january 2020, arsenal cinema

Kenji Mizoguchi Retrospective

In January, we pursue our Kenji Mizoguchi retrospective with nine more films, including some, which are – unjustifiably – less known, as well as works made during the Second World War and in the immediate post-war era. Up to 1945, the Japanese government maintained control over the film industry. After the war, the US occupiers promoted “de-mocracy” and “emancipation” through film. Mizoguchi, for his part, developed a radical and acute criticism of Japan’s rigid social conventions, its patriarchal structures, and the oppression of women early on in his career. However, the harshness and drama of some of the scenes in his post-war films are particularly striking – they are the eloquent expression of the profound uncertainty that prevailed in Japanese society.

january 2020, arsenal cinema

Unknown Pleasures #11 – American Independent Film Fest

Unknown Pleasures features independent US films that give an alternative insight into US cinema and are rarely to be seen in German cinemas. At a time when binary thinking seems to be omnipresent and many are quick to make attributions, this year’s edition of Unknown Pleasures wants to cause some trouble by showing films which elegantly fail categorization. Films that have different production contexts, whose role models are not afraid of being loud and excessive and which play with genre. This year’s opening film, GIVE ME LIBERTY (USA 2019) by Kirill Mikhanovsky, could be described as a pinball machine on the screen: Like balls, the protagonists are flung about Milwaukee, out of control and surprising. Alex Ross Perry’s HER SMELL (USA 2018) starring Elisabeth Moss, is no less insane, a counterpoint to the oh so popular biopics of musicians.

 

Several films pick up on elements of science fiction cinema: In the satire SORRY TO BOTHER YOU (USA 2018), which is set in the near future, a black call center employee imitates a "white" voice and promptly becomes successful. The documentary THE HOTTEST AUGUST (USA/Canada 2019) explores the question of how the future will look in the style of Chris Marker and in SWARM SEASON (USA 2019) the cosmological vastness of the sky over Hawaii merges with the breeding of bees and the simulation of life on Mars.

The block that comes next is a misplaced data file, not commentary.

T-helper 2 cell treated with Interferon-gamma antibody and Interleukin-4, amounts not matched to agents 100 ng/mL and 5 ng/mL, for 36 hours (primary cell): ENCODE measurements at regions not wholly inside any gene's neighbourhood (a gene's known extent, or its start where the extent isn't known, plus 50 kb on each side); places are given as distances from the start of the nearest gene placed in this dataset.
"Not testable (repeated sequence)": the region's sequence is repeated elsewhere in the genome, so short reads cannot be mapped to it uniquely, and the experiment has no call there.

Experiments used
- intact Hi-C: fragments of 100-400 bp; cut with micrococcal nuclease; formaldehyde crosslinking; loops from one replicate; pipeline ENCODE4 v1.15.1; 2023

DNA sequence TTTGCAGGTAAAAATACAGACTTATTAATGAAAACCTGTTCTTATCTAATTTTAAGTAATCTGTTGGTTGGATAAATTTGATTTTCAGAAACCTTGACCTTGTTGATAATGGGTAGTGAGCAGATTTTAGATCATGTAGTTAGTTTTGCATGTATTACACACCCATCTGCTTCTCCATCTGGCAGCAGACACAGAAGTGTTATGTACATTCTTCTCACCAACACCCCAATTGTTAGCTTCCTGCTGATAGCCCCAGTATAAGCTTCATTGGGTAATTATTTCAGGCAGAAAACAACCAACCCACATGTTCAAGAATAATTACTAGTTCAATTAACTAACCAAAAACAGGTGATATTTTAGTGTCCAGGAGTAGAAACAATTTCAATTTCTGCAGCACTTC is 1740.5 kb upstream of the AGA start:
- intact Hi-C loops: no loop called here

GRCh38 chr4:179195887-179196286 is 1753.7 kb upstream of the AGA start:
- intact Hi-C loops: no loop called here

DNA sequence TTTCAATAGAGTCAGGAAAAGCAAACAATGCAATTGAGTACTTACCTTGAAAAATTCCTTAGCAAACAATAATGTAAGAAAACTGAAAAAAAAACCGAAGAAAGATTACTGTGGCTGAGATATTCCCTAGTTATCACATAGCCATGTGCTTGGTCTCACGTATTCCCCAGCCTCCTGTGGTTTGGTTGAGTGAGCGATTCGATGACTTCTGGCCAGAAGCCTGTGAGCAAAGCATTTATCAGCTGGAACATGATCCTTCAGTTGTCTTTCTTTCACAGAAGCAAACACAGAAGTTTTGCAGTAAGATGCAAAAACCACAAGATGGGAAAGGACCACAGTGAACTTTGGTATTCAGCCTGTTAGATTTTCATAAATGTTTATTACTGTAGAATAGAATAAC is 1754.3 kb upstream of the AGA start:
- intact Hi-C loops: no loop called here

january 2020, arsenal cinema

Federico & Marcello – The films of Federico Fellini starring Marcello Mastroianni

Federico Fellini (1920–1993) was one of the most significant personalities of Italian cinema and contributed to film history with his very personal and poetic narrative style. To cele-brate his 100th birthday, the Italian Cultural Institute in Berlin is presenting an exhibition entitled “Fellini/Mastroianni/Alter Ego”. Running from 16th January to 29th February, it will feature hitherto unreleased photographs of the director and his favorite actor Marcello Mastroianni. Arsenal will show 35mm prints of the five films that the two friends made to-gether between 1960 and 1987.

january 2020, arsenal cinema

Cinepoetics Lecture #13: Catherine Grant

january 2020, arsenal cinema

Wherein Consisted Our Strength – The Kassel Film Collective and “other cinema” at the Dörnberg youth center

If you will, the first “Das andere Kino” seminar took place in the summer of 1967 at a youth education center on Dörnberg hill near Kassel after a partisan action on the margins of the short film festival in Oberhausen, where the experimental filmmaker Werner Nekes presented a selection of the films that had been rejected. Subsequently, Gerhard Büttenbender, who was one of the people in charge of the youth center and a cultural education lecturer, invited Nekes to teach film. A state-run “youth center” was without doubt a special place for experimental film work. However, the Dörnberg team’s critical stance towards authority and openness towards artistic experiments created conceptual space so that for a few years it became a laboratory for “Das andere Kino”. The Kassel Film Collective was formed at the end of 1968. Apart from Gerhard Büttenbender, its core group consisted of Adolf Winkelmann and the twin sisters Jutta and Gisela Schmidt who knew each other from the Kassel Werkkunstschule, and had got a chance to make the first 16-mm experiments as part of Nekes’ seminars. Bazon Brock also taught on Dörnberg hill and he and Nekes made DAS SEMINAR (1967, 11.1.) together. In it, a situationist happening takes place during one of Brock’s “training seminars”. In the three months that Nekes and his partner Dore O. spent at the center, they also made the famous swing film JÜM-JÜM (1967, 11.1.) and the “Gurtrug Films”, of which we will show GURTRUG NR. 2 (1967, 11.1.) in an analogue double screening.